Author Barney Hoskyns didn't get to talk to the notoriously private Tom Waits for his recent biography, "Lowside of the Road: A Life of Tom Waits." In it, Waits appears as a "dodgy enigma," our reviewer wrote, and "an angry ghost."
But in a new lawsuit, it's not the musician who's angry.
Waits' former manager, Herbert Cohen, has filed a $1-million libel complaint against Hoskyns and publisher Random House in District Court in California on June 18. Cohen alleges that statements made in the book about his financial dealings with Waits are untrue.
Court documents cite several passages from the book, including this:
Waits would soon be in court with Cohen, alleging fraudulent accounting practices that had robbed Waits of royalties for years. . . . "I thought I was a millionaire and it turned out I had, like, twenty bucks," Waits told me in 1999. "And what followed was a lot of court battles, and it was a difficult ride for both of us, particularly being newly-weds."
Cohen's suit states that he was not sued by Waits "for fraudulent accounting practices," although it mentions that there was a dispute between the two that was settled in 1983. Is this a case of poor word choice on Hoskyns' part, and is it legally actionable?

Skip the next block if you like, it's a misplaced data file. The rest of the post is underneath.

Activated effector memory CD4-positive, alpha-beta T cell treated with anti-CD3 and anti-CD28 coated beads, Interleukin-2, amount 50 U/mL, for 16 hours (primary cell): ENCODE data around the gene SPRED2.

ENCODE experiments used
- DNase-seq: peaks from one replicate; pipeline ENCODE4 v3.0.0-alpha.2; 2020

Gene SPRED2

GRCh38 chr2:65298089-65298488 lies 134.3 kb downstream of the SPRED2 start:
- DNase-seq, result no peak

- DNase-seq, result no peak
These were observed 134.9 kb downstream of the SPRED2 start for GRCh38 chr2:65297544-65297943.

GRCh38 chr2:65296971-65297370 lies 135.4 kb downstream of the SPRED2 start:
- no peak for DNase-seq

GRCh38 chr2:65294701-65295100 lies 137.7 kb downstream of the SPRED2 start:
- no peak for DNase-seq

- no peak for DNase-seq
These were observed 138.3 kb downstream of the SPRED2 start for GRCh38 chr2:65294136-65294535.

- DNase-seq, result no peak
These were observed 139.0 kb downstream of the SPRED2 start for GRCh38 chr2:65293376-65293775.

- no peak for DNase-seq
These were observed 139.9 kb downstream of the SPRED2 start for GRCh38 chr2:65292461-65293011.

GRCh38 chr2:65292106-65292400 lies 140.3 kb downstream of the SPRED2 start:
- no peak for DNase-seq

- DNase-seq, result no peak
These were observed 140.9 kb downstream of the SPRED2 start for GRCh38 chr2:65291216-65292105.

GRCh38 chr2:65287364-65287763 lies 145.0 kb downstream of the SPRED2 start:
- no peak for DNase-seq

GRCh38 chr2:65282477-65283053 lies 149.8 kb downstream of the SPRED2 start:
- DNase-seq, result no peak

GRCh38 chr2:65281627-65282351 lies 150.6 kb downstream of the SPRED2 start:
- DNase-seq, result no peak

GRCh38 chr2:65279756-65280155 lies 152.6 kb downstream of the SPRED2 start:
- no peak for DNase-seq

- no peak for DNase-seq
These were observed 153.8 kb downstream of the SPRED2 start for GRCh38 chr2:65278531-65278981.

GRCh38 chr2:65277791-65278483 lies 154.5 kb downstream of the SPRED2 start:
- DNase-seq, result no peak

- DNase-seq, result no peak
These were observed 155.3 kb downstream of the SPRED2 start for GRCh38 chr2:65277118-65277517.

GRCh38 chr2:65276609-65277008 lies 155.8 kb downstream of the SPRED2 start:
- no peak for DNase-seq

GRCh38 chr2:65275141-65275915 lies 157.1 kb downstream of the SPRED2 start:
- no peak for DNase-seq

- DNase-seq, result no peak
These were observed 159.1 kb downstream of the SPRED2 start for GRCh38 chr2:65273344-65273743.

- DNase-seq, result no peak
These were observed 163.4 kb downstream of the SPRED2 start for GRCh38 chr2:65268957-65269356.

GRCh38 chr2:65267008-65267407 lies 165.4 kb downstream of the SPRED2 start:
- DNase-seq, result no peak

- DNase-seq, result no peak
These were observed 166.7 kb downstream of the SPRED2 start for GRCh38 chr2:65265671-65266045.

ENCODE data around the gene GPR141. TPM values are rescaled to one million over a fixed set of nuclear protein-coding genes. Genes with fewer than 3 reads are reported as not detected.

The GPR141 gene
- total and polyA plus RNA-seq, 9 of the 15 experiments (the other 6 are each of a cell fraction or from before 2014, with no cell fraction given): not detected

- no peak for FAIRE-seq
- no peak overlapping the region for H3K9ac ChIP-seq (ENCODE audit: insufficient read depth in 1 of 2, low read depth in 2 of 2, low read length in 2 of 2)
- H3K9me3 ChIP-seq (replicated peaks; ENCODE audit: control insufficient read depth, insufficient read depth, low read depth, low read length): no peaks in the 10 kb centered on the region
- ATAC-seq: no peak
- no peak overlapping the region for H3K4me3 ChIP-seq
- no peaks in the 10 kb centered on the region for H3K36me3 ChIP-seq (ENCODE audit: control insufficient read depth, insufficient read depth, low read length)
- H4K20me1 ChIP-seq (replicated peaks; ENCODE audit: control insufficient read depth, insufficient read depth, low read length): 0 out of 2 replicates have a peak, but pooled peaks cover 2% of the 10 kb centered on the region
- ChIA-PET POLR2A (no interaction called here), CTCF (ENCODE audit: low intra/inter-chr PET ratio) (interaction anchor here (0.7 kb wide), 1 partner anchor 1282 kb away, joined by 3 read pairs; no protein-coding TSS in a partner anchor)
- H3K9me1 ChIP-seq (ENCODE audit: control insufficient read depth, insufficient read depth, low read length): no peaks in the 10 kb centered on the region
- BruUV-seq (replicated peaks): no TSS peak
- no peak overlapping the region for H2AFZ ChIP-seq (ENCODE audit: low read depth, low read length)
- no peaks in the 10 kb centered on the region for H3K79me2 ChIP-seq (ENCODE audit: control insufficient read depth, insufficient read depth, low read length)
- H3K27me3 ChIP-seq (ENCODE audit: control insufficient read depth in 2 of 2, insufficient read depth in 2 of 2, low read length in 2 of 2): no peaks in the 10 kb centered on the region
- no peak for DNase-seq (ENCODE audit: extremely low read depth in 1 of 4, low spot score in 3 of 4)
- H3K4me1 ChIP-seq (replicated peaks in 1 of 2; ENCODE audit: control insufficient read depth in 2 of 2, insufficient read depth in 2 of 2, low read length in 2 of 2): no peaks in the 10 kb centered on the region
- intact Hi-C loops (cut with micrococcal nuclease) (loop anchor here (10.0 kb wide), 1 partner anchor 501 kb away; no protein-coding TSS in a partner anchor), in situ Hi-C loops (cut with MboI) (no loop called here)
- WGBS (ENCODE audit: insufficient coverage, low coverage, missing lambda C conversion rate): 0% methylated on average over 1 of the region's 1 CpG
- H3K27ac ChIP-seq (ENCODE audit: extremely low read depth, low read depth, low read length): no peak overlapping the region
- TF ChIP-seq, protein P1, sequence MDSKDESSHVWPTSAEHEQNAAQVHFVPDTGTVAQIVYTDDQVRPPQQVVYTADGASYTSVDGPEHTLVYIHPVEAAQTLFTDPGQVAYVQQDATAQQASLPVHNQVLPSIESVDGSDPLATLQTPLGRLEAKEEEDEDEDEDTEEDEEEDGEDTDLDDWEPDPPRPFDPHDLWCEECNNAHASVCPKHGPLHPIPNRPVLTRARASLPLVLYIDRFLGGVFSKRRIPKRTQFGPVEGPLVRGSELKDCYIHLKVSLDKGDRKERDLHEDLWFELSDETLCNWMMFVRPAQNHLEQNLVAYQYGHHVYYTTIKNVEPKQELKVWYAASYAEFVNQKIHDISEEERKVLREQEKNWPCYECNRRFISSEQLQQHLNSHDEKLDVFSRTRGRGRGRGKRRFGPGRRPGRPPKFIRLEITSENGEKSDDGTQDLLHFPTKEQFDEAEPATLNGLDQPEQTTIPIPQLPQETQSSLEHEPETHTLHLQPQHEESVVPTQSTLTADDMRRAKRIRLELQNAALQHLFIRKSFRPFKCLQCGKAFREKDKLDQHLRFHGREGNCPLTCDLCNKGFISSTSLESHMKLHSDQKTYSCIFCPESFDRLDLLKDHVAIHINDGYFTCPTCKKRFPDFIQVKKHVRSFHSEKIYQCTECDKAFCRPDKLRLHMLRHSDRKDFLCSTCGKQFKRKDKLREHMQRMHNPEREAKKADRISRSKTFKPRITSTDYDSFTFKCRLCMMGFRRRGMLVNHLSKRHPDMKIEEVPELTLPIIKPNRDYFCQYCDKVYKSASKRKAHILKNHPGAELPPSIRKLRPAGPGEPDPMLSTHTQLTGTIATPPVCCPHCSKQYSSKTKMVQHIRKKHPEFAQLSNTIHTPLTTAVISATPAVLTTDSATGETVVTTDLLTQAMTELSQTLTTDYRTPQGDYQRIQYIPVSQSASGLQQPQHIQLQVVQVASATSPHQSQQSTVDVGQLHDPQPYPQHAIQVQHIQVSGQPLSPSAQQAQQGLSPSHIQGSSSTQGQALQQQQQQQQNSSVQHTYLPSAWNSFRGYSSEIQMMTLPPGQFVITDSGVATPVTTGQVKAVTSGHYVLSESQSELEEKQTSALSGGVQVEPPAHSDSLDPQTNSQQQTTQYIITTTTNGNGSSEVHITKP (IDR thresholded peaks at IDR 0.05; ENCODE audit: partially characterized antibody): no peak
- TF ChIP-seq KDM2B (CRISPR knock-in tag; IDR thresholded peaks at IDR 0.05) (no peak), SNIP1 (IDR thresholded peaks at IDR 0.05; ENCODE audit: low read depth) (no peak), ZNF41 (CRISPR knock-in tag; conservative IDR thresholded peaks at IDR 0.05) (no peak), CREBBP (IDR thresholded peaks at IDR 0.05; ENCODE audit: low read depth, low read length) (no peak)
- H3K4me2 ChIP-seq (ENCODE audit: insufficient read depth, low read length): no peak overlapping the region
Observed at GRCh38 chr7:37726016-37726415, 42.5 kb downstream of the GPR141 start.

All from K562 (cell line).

Another section seems, to my nonlawyer's eyes, hardly Hoskyn's fault; Cohen's beef is with things others have said. For example, the complaint alleges that the following passage "is false, because plaintiff has never stolen or embezzled any amount from Waits":
"Kathleen [Brennan, wife of Tom Waits] told me Herbie [plaintiff] had nicked a lot of money from Tom," says Jerry Yester. . . . "She was very smart and just had a lot of really good input." To the likes of Yester, the news hardly came as a surprise. . . . "What was so distressing was that Herbie had always been part of the family," Yester says. "It was like your father or your brother doing it to you. . . . Waits absolutely trusted Herbie to his core, and it devastated him when he found out that he had grabbed a lot of the royalties." (Ellipses are in the court documents.)
Cohen, now in his 70s, was once a high-profile musician manager, working with Linda Ronstadt, Frank Zappa, Alice Cooper and others in addition to Waits. This is not his first time in court. According to a sentence elided from the above passage, Cohen was "taken to court by Frank Zappa several years before, and was fired as his manager in May 1976."
Have a rock journalist and his publisher gotten caught up in the backwash of a decades-old dispute between Cohen and Waits? Or is this lawsuit destined for dismissal?
-- Carolyn Kellogg
Photo credit: Kim Kulish / For The Times